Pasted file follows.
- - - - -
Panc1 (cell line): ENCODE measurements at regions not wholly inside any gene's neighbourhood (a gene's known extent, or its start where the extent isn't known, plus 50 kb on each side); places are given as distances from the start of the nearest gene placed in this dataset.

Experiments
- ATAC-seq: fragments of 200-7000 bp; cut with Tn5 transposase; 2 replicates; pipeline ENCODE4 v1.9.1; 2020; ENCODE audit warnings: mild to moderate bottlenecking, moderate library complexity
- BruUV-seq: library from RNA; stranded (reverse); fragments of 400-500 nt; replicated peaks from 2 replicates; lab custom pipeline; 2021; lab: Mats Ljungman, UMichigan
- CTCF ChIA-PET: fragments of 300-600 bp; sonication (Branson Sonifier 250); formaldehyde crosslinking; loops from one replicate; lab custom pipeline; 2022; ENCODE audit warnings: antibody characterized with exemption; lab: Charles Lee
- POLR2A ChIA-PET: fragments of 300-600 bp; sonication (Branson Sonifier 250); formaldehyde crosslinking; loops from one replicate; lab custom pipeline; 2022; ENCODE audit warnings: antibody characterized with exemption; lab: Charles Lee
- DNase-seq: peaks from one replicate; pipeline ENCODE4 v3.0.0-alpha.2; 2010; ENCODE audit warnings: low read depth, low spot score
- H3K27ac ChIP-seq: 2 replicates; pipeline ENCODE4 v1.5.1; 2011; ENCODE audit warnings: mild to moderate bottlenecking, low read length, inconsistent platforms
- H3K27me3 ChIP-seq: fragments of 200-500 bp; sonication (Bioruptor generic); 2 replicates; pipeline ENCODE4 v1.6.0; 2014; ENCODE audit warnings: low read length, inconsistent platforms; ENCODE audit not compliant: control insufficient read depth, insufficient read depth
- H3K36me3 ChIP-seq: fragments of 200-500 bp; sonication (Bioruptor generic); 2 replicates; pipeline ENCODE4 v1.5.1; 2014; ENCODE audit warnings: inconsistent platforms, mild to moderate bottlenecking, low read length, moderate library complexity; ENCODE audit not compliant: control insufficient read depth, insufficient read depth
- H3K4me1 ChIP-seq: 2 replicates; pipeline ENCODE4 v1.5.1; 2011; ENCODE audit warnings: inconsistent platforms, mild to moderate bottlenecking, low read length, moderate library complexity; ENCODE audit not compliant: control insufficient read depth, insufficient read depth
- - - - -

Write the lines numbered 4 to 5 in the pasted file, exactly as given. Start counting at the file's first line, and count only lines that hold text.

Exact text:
- BruUV-seq: library from RNA; stranded (reverse); fragments of 400-500 nt; replicated peaks from 2 replicates; lab custom pipeline; 2021; lab: Mats Ljungman, UMichigan
- CTCF ChIA-PET: fragments of 300-600 bp; sonication (Branson Sonifier 250); formaldehyde crosslinking; loops from one replicate; lab custom pipeline; 2022; ENCODE audit warnings: antibody characterized with exemption; lab: Charles Lee